The question here, the crux of the matter, is whether the UN is suffering from key fatal flaws that may handicap its ability to be an effective vehicle for international problem-solving in the current day and the near future, when it will be needed more than ever. What matters now is identifying the existence and evaluating the magnitude of such threats to the UN body and working to confront such problems, because regardless of whether the UN has failed to stay faithful to its core values, it is hard to deny that the UN is unequivocally the closest opportunity we have to secure global cooperation. Any efforts to dismantle the UN system and construct a new one, in hopes of not repeating the mistakes of the past, will be a futile, expensive, and ultimately destructive nightmare.

In short, is the UN genuinely capable of acting as the global, democratic problem-solver and multinational forum that it presents itself as?

Several key issues abound when evaluating the efficiency and integrity of the United Nations—some potentially fatal towards the UN’s overall effectiveness on an international scale, and severely damaging towards its repute in various regions of the world. It is vital to outline the major flaws in the UN system and examine the underlying factors affecting the organization, in order for the United Nations to remedy such problems and secure greater global support.

First of all, the UN has an elitist problem. Its discussions are often governed by the interests of its most powerful members. In 1991, the Iraq War brought its wrath upon Kuwait, which was almost immediately subjected to the protection and assistance of the UN. In 1997, civil war in Rwanda climaxed in one of the worst genocides in modern history, leaving a million dead and a nation crippled. This was mostly shrugged off by the UN. Little to no action taken.

What’s the difference? Oil.

Kuwait’s bountiful oil fields ensured the close attention and care of the United States and most of the other P5 (permanent Security Council members), spurring UN action on the matter. Sadly, Rwanda had no oil, no diamonds, no resource valuable to the Western world. One million lives were lost in the now-infamous Rwandan Genocide as a result of inaction and nonchalant finger-twiddling from the UN.

Another example closer to my home turf—in 1971, the Pakistani Army conducted Operation Searchlight in the streets of Bangladesh (which was then known as East Pakistan), orchestrating genocide as it slaughtered men, women, and children without discrimination. It was a malicious tool to control the rebellious masses; it was a mass killing with the sole purpose of slaying the morale of a population which had become impatient with the Pakistani government’s tyranny. Common sense can tell you that Operation Searchlight spat in the face of practically every agreement ever ratified in the history of the UN Security Council, and grossly violated the founding charter of the UN itself. So it was a fundamental duty of the UN to ensure that justice is served and that mass genocide does not go unpunished, correct? When the following nine months of war witnessed constant gang rapes of Bangladeshi women by Pakistani soldiers, assassinations of Bangladeshi intellectuals, and ceaseless barbarism at the hands of the Pakistani army, it was the UN’s job to make sure that these crimes make it to court, right?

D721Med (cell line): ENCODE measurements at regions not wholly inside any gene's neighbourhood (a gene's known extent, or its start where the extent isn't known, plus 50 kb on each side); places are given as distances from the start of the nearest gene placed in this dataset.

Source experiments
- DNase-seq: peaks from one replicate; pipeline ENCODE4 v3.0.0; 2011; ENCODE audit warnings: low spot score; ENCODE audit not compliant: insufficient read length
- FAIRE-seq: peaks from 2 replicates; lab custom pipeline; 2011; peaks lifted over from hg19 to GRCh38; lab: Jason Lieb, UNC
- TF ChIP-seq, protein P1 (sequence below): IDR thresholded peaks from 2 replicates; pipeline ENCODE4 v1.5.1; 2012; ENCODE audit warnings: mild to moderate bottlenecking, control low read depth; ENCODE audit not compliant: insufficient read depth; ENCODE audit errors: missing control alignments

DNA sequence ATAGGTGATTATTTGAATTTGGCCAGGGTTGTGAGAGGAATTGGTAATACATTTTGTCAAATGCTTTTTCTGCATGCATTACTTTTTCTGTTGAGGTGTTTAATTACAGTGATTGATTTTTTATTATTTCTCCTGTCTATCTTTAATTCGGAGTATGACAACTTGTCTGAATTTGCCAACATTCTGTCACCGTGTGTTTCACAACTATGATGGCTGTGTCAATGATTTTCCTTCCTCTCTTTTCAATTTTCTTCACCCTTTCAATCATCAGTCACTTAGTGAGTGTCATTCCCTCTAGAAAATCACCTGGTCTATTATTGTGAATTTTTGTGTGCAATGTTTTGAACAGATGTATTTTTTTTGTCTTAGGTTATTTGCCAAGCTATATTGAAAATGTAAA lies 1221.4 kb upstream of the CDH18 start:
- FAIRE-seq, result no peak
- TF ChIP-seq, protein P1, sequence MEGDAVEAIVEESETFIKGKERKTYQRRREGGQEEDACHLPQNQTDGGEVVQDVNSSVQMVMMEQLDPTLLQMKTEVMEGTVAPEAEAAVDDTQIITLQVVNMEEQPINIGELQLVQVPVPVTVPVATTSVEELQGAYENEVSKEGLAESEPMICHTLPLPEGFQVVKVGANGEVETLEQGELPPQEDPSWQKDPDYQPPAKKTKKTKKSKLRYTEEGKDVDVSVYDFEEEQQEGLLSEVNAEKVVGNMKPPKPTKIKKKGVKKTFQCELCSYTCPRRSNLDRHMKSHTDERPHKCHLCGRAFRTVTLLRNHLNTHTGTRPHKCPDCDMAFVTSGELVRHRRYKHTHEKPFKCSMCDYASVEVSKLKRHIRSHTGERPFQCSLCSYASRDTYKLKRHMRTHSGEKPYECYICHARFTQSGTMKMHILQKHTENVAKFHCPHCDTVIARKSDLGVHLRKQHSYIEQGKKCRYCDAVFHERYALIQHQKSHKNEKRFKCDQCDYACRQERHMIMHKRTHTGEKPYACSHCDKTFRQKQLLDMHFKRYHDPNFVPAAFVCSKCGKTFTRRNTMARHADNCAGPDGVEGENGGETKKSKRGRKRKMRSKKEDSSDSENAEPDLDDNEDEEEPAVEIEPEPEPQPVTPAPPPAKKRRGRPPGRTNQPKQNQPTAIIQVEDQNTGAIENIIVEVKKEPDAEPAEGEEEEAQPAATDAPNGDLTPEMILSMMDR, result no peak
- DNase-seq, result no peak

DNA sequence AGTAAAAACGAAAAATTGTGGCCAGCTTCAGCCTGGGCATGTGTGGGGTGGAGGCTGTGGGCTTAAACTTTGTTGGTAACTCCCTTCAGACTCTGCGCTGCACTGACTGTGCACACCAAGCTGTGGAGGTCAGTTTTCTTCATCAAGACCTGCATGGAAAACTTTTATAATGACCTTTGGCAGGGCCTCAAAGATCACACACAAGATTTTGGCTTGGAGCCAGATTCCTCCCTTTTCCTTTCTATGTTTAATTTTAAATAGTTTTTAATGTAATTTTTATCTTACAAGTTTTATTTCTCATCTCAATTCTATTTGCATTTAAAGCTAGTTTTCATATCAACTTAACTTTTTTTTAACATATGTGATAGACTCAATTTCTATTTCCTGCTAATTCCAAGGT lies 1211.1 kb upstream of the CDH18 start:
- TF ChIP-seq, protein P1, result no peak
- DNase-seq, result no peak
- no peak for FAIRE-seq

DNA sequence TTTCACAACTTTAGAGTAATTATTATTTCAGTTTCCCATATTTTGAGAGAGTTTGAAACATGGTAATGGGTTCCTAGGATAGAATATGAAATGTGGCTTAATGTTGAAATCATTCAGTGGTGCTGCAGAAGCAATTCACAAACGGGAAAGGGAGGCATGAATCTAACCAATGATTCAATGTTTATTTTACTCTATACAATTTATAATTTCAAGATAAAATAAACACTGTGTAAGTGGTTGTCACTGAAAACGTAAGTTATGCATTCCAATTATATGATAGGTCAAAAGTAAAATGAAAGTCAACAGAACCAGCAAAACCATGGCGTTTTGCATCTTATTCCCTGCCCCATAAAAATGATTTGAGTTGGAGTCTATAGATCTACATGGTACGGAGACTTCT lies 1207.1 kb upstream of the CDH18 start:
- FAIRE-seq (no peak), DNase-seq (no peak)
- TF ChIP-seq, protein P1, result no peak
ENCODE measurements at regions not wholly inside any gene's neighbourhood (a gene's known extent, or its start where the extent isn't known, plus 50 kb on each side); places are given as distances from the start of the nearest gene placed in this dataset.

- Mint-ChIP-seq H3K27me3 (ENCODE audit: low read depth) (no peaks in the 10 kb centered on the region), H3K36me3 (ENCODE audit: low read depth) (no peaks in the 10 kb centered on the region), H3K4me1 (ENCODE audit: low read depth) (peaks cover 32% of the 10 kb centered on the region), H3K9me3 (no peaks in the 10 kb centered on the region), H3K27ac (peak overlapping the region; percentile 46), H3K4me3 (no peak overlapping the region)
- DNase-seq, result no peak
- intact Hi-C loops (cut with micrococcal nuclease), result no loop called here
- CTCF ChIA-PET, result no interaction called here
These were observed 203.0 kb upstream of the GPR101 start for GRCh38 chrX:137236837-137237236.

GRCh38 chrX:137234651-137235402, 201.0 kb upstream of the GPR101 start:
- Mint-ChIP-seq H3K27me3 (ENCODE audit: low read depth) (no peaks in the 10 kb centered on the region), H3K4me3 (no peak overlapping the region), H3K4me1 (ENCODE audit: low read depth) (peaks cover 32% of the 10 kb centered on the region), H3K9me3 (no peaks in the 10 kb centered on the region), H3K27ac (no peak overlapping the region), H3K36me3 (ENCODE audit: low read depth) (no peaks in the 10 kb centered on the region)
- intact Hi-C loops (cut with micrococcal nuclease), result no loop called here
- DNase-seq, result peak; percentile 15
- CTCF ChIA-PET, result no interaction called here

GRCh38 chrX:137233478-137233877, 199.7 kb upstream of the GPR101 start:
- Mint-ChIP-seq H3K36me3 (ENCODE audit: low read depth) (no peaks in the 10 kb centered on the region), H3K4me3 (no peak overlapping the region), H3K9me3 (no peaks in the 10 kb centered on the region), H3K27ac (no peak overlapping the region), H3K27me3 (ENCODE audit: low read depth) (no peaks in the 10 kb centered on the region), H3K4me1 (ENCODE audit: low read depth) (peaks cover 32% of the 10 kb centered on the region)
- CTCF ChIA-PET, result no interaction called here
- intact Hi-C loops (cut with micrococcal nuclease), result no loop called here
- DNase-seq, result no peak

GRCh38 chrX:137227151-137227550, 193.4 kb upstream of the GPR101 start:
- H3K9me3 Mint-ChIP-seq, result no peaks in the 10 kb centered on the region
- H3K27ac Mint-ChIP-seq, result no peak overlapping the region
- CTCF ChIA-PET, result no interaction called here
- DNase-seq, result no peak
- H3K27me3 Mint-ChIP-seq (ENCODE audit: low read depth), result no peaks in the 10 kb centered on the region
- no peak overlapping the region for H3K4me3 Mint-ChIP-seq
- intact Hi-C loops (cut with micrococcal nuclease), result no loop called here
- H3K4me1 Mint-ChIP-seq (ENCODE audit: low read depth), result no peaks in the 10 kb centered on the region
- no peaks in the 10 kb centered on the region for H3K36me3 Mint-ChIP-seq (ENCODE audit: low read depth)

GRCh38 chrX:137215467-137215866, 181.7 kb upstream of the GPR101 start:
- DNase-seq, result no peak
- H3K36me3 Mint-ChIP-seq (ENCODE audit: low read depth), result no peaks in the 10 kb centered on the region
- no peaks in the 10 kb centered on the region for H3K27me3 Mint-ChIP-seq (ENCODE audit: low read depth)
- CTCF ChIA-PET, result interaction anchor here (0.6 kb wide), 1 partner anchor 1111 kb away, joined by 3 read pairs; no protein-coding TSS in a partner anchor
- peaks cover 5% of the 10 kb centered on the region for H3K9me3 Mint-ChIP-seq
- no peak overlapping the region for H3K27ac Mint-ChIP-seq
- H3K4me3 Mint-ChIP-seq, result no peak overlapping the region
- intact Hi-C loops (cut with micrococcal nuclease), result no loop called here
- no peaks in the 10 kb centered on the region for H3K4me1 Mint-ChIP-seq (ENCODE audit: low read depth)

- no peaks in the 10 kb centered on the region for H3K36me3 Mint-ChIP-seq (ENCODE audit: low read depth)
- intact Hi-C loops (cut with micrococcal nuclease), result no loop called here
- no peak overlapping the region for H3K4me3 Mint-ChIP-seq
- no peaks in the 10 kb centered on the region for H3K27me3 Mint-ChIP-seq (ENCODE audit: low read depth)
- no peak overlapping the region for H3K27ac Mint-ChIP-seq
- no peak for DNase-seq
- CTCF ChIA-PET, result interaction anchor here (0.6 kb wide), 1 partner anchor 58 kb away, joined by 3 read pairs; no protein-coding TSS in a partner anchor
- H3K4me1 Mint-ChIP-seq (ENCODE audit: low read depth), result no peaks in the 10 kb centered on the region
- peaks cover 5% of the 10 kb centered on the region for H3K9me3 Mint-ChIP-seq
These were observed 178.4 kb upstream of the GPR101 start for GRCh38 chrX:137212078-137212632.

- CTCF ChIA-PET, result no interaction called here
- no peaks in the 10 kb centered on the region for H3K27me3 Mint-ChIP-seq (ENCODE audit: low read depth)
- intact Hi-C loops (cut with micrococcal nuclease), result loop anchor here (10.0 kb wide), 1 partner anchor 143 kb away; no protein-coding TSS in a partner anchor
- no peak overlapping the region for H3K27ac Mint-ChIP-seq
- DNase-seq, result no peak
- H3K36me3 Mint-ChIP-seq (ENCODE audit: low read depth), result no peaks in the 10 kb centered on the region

Apparently not. Pakistan at the time was a staunch backer of the U.S. administration (then under the presidency of Richard Nixon) and thus enjoyed support from the United States, both militarily and diplomatically. Without the eagerness of its most powerful member, the UN apparently decided to let this one go—shrugging off mass genocide and essentially doing nothing in the face of active war crimes. In the end, it was not the UN that helped Bangladesh push back Pakistan’s unlawful, tyrannical military presence in the country—it was India, a relatively young country itself that provided military support to the people of Bangladesh and changed the course of the war.

Whether it be America’s previous support of the Pakistani regime or Russia’s modern support for the oppressive Syrian government, such alliances and enmities have far too often obstructed the UN’s efforts to protect human dignity and safety.

In addition, the actual effectiveness of the UN in conflict zones has often been pulled into question, and not without reason. Military action from the UN must undergo lengthy, convoluted administrative processes, usually entailing a Security Council meeting and healthy debate among member states. Yes, such debate is helpful when evaluating a logical global policy, but it can be a hindrance when handling emergency situations calling for immediate action. Not to mention the fact that modern Security Council discussions are often weighed down by the traditional animosity between the U.S. and the Russian Federation, manifesting itself in long-winded face-offs between the two nations—hence slowing the process of reaching an agreement, or making it impossible altogether. Necessary UN action in conflict zones are also sometimes cut off by the notorious veto power, which shall be discussed here soon.